Big business doesn't like the way the Obama administration tallies the costs of carbon pollution. The U.S. Chamber of Commerce, the American Petroleum Institute, America’s Natural Gas Alliance, and other industry groups are fighting the federal government's latest "social cost of carbon" calculations.
The social cost of carbon is an attempt to quantify the climate-related costs of fossil-fuel burning — costs associated with floods, falling farmland productivity, and climate-related illnesses. The social cost of carbon was raised by the Obama administration in May, from $23.80 per ton to $38.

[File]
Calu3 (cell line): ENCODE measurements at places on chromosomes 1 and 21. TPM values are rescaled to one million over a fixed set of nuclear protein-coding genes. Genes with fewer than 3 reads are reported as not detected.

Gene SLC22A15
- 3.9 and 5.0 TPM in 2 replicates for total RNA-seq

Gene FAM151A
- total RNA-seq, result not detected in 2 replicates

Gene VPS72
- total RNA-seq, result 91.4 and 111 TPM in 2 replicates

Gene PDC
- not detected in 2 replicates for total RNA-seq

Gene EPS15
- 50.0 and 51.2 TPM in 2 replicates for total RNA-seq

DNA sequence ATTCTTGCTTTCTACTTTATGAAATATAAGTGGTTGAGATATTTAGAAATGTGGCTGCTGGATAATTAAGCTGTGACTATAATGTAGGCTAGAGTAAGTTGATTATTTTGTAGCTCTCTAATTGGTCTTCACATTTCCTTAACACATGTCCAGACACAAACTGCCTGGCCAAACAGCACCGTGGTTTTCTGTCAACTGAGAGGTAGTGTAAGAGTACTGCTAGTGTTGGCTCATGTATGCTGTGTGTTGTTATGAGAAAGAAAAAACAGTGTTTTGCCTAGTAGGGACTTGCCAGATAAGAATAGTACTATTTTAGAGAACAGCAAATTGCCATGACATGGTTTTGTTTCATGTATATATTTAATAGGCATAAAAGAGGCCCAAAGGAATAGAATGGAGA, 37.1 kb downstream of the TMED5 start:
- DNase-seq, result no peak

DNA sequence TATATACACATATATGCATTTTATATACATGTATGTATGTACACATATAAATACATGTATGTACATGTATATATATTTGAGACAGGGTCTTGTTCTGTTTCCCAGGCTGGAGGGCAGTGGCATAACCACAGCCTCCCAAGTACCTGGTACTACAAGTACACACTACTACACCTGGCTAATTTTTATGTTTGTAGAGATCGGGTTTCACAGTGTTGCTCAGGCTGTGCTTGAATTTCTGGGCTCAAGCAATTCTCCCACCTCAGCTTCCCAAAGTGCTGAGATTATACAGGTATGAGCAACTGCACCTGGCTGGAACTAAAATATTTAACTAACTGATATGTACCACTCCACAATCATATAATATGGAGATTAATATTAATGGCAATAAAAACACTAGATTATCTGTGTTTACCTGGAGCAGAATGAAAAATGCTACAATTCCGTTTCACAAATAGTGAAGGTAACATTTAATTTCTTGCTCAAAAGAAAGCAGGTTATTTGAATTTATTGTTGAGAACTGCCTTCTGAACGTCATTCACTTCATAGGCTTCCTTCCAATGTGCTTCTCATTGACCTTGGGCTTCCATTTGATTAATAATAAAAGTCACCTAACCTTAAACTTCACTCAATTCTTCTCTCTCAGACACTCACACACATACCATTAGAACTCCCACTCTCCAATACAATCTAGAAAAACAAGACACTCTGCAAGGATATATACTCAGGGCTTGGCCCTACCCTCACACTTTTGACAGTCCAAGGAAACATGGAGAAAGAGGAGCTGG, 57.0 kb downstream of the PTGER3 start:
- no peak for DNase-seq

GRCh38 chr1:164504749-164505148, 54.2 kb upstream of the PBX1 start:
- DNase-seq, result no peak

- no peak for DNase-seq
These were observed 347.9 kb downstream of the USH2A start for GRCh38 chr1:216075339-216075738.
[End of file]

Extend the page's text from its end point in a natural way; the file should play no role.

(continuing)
The change would help justify federal policies that more aggressively rein in carbon pollution. And that’s not something that groups representing America’s biggest and dirtiest companies want.